less words, but more to say. And finding my way in life again, I really discovered
my true voice and my strength, and the hunger to learn
and the drive to make things happen. My passion is creativity in education. I’m interested in how people learn, what skills they have
and how they use them. And my own curiosity and imagination
always drives me to ask questions. I think questions
are the start of everything. So how do you discover
what you’re good at? We had a couple of fantastic
examples, I think, today. Why is education always focusing
on what you’re not good at? And one of my favourite questions, ‘When are you smart,
and when are you creative?’ Current education is focusing too much
on the left brain side, too much on the left-brain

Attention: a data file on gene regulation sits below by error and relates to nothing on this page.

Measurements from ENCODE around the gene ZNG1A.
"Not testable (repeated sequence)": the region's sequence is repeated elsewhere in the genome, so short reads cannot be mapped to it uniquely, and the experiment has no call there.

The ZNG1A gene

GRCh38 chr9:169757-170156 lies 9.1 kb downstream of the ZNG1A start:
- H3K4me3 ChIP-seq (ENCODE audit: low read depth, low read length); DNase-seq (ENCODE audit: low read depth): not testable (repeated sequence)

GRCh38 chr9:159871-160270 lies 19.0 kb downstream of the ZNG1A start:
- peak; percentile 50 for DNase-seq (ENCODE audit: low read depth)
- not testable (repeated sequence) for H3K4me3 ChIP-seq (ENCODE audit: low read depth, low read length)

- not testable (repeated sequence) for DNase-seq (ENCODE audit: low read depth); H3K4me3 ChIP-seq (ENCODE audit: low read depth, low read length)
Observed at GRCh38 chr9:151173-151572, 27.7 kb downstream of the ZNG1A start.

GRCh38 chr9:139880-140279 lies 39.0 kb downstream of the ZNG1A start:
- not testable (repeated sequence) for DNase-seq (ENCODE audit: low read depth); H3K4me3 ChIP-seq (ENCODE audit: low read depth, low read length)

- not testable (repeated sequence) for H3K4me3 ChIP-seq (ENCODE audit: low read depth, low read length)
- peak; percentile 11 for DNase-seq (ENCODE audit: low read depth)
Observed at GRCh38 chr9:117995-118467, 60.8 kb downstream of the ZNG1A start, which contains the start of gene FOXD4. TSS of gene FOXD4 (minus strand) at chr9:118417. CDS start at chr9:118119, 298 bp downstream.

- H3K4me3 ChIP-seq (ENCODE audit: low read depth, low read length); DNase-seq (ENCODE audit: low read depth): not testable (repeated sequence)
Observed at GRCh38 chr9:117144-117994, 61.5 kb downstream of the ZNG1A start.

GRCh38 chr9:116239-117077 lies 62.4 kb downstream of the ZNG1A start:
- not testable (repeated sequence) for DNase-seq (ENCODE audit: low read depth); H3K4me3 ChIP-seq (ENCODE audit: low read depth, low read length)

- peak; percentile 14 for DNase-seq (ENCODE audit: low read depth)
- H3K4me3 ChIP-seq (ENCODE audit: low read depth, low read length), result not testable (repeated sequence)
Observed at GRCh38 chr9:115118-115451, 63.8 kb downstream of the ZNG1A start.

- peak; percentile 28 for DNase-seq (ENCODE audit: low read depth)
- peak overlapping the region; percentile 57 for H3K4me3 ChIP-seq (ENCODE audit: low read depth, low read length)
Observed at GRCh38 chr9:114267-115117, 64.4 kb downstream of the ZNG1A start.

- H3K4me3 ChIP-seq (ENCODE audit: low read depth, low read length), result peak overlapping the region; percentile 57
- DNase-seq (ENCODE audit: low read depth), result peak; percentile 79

knowledge and skills. So what is the left brain? The left brain is the reason;
it’s the analytical side of our head. It’s linear, and the left brain
is thinking in words. If this side of the brain is tested and rated very positive, you know what? Then you’re labelled as being ‘smart’. Instead of the right brain – the right-brain abilities like intuition, holistic thinking, emotion and thinking in images. Well, this side of the brain
is not appreciated the same as the other side of the brain. It’s rated on a much lower level. And in my opinion,
that is very, very underestimated. And I think we should focus much more
on the right-brain abilities. We will need them to survive
in the 21st century. Somehow we need to get
a better balance in our brain. We have to discover to use
our whole brain. So we have to focus on talent, on what you’re good at,